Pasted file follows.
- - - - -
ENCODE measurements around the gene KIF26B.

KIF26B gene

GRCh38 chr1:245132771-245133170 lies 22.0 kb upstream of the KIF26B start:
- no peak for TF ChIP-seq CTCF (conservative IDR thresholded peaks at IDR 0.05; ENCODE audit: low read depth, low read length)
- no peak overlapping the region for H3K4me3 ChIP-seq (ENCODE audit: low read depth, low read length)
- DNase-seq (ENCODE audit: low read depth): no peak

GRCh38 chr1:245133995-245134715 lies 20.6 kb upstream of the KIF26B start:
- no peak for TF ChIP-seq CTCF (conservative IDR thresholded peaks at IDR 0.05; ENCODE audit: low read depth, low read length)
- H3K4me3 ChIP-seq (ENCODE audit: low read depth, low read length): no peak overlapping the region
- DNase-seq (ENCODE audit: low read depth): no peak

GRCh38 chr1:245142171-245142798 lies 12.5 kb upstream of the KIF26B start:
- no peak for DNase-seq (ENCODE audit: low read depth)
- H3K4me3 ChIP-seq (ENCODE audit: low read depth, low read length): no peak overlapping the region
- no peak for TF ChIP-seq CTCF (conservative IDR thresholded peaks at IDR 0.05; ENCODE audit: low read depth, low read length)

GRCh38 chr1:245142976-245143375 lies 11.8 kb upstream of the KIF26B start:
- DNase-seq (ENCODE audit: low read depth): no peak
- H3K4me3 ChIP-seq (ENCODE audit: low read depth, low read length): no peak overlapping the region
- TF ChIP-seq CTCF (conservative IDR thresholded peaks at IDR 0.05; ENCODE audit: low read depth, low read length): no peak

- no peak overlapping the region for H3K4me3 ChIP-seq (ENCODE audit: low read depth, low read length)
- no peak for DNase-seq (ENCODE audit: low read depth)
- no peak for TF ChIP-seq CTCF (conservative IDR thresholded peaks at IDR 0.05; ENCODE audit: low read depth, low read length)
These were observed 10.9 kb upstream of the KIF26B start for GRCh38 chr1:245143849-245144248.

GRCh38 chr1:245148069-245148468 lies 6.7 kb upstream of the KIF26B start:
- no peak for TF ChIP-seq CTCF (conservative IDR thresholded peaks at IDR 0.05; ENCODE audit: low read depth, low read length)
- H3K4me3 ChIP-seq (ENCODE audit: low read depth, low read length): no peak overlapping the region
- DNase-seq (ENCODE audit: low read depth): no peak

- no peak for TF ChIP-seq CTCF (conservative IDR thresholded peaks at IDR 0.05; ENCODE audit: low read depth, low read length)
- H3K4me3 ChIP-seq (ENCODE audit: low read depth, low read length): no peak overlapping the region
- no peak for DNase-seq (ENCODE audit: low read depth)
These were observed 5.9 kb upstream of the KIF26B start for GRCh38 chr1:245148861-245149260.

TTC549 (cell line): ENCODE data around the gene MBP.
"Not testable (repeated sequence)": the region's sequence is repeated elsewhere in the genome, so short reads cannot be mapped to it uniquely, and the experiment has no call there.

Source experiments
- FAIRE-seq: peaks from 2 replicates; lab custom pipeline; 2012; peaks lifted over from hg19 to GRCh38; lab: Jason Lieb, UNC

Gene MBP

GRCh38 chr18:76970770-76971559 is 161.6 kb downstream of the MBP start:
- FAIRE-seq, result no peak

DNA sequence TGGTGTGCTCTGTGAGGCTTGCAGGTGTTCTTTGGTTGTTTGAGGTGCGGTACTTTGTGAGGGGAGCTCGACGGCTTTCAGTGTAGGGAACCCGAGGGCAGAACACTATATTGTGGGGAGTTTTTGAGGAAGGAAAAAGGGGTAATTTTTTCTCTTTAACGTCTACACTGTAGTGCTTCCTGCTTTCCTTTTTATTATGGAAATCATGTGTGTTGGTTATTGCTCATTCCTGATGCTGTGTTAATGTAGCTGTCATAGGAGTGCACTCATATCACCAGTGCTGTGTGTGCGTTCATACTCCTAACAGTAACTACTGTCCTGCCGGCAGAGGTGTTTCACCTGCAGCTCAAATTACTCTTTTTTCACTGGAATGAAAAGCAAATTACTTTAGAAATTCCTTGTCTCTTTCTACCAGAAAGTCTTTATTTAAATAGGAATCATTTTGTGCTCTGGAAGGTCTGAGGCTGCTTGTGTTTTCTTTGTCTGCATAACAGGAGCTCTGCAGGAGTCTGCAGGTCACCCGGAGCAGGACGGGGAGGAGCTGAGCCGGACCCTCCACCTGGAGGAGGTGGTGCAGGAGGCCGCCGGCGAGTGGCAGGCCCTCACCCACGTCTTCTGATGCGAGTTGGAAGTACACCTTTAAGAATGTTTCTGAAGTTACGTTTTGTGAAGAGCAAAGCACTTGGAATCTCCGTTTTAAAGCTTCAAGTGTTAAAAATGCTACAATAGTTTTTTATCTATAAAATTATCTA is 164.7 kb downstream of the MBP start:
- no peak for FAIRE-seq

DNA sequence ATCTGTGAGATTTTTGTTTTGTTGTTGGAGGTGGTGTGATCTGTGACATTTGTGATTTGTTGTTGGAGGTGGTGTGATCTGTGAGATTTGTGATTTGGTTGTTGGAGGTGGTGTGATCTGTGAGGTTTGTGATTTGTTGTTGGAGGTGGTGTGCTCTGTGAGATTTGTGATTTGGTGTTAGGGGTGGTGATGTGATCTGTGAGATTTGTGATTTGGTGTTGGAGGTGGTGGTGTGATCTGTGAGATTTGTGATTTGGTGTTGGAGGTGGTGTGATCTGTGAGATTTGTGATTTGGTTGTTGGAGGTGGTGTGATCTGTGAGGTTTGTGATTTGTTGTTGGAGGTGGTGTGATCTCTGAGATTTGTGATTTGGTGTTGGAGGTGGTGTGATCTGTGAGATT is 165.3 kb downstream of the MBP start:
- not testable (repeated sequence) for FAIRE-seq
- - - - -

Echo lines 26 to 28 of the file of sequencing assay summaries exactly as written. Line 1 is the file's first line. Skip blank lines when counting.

- DNase-seq (ENCODE audit: low read depth): no peak

- no peak for TF ChIP-seq CTCF (conservative IDR thresholded peaks at IDR 0.05; ENCODE audit: low read depth, low read length)
- H3K4me3 ChIP-seq (ENCODE audit: low read depth, low read length): no peak overlapping the region